Rob once again gets up from his desk and walks toward a credenza to my right. The credenza is filled with personal and business photos covering years of Rob’s life. In the center of all those photos is a silver 5×7 frame that he retrieves and hands to me. “I have had this for 33 years.” In this frame is the mission statement of First Communities.

  • To provide the best possible apartment home, with the best service, to the best qualified applicants at a fair market price
  • To provide this service to all in a professional and enthusiastic manner operating within owner objectives and policies
  • To provide our employees a nurturing and motivating environment that is profitable, honorable and rewarding

“It is really the basis of how we do business. We work hard to build relationships. We are not perfect. We make errors but we work hard to get it right. The relationships we build with our team members, customers, and clients allow them to see our heart is in the right place. Even when we make mistakes they give us a chance to get it right.”

You have core values of Loyalty, Leadership, Integrity, Commitment, Experience, and Strength. Which one is the most important one to you?

Rob takes a moment. “Kareem would you rather I cut off you leg or your arm?”
I said, “I would like to keep both.”
He says, “Exactly. We have to exhibit them all. I cannot rank one over the other. Our core values are about doing the right thing.”

What Does It Take To Have A Magnetic Culture?

Organizations with a magnetic culture attract the best talent and customers. So what is a magnetic culture? It is a culture where team members enjoy being a part of the team. They are more connected to the organization then the paycheck. The culture is so magnetic that it would literally take an offer they cannot refuse in order for them to even consider leaving. Customers are willing to pay more because they love the relationship they have built with the brand, the product, and the people.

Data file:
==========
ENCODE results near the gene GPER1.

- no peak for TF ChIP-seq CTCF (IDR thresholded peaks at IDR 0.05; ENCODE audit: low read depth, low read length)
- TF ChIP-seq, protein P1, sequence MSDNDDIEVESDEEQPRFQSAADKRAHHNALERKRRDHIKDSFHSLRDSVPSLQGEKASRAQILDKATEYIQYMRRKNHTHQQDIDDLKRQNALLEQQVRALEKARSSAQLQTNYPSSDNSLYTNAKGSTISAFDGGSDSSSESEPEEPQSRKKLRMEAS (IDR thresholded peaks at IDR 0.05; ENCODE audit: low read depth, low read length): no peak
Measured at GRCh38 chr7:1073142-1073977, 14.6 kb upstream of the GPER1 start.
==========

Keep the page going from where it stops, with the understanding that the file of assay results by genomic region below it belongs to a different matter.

MagneticHow can you create a magnetic culture? Well, before you can build a magnetic relationship with your customer there must be a magnetic relationship within the organization. Great organization are built from inside out, not outside in. Here are some common characteristics of organizations with a magnetic culture.

Share A Common Vision: Team members of a magnetic organization share a common vision. As humans we need a destination. We are conquerors. Just as President Kennedy put before our nation the challenge of putting a man on the moon before the end of the decade during his 1961 speech, organizations must set a destination for their team. Magnetic organizations do a great job of putting a clear and precise vision before their team. They create excitement and pride toward accomplishing that vision as a team.

Invest In Each Team Member: Once the vision is set magnetic organizations turn their focus to assembling and training the best possible team to accomplish their goals. President Kennedy ask for 9 billion dollars over 5 years to ensure that their vision was realized. As the leader of this very lofty vision President Kennedy understood that he had to invest in the training and education of the NASA team. In addition he had to provide the resources necessary to accomplish the mission set before them. In order to accomplish the mission organizations must have highly trained and motivated team members. Investing in their continued education and providing them with opportunities to enhance their professional experience will set the organization up for success.

Solve Problems Together: Embrace problems that arise and solve them as a team. Find me an organization without problems and I will show you an organization that is not in business. If there were not any problems guess who they would not need anymore….Y-O-U. Magnetic organizations identify problems that are a threat to accomplishing the mission. Once the problems are identified, set them before the team and work together to solve them.

Celebrate Successes: Organizations with a magnetic culture take every opportunity to celebrate success. If you want success repeated then celebrate when it happens. Magnetic organizations have short-term and intermediate goals. These goals are specific and measurable. Accomplishing these goals will ensure the team is on the path to reaching the overall vision of the organization. As these goals are reached they take time to celebrate the team and individuals for their accomplishments and hard work.

Focus on creating a magnetic culture at your organization and watch performance excel. It all begins with creating a shared common vision through your mission statement.